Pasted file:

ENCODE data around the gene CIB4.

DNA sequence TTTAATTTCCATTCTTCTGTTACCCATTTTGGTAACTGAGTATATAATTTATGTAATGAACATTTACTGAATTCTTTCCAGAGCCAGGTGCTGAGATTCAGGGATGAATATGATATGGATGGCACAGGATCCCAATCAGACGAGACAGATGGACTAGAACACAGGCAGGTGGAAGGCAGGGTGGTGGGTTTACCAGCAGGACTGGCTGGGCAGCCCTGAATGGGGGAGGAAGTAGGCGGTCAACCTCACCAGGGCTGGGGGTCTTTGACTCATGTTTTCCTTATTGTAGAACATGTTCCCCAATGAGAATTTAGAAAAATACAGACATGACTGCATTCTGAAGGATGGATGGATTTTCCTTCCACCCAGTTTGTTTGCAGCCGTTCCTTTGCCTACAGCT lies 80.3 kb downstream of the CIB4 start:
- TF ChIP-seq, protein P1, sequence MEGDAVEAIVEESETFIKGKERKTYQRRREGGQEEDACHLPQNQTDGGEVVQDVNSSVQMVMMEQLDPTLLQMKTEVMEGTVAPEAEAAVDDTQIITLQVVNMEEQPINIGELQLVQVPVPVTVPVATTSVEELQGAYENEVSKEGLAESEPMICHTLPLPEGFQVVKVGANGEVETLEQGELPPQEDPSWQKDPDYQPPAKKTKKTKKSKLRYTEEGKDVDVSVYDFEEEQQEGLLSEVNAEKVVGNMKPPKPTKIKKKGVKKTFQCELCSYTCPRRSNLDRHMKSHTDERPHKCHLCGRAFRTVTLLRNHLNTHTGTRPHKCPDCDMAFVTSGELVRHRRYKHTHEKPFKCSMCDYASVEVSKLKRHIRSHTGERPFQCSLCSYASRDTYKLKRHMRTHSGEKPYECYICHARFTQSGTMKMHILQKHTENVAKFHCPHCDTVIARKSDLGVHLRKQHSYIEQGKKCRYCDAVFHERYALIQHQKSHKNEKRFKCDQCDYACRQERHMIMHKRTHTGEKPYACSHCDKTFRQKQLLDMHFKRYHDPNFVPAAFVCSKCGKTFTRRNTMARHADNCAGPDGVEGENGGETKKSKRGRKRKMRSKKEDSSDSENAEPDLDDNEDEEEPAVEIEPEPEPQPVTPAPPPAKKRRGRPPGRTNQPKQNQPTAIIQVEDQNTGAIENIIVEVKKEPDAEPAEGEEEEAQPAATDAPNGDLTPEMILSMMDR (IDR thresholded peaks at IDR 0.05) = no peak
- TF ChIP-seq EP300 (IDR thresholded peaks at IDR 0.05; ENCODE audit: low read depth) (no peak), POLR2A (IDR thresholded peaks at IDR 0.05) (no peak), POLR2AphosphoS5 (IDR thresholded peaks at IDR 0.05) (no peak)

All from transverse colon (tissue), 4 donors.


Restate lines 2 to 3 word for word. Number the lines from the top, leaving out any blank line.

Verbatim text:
DNA sequence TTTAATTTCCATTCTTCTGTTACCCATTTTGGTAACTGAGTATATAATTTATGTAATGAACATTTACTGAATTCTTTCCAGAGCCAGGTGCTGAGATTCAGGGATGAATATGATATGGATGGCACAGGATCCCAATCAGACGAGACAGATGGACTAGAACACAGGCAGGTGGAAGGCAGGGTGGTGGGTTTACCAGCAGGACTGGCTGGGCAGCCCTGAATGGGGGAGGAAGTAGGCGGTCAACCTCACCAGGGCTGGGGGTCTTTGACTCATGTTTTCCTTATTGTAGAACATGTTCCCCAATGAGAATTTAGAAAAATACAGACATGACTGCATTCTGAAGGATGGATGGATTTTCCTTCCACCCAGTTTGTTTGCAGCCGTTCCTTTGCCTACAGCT lies 80.3 kb downstream of the CIB4 start:
- TF ChIP-seq, protein P1, sequence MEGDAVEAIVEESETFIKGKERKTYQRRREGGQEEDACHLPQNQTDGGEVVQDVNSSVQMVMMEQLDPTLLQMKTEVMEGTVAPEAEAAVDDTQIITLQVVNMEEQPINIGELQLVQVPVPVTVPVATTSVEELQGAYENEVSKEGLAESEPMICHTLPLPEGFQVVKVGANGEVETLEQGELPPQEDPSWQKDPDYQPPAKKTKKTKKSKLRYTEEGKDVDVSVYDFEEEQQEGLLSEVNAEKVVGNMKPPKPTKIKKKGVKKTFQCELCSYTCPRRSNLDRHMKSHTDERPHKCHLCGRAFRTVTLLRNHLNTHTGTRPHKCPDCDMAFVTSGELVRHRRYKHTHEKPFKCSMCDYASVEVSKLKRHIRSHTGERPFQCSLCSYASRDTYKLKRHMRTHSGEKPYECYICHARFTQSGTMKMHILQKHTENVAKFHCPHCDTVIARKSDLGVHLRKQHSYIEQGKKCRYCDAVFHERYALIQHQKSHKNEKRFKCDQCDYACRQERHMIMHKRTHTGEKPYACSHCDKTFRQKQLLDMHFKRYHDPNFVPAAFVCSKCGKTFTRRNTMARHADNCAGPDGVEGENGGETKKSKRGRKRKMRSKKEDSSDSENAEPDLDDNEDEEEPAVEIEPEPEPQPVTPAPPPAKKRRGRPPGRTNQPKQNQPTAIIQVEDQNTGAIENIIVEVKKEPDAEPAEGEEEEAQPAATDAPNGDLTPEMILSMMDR (IDR thresholded peaks at IDR 0.05) = no peak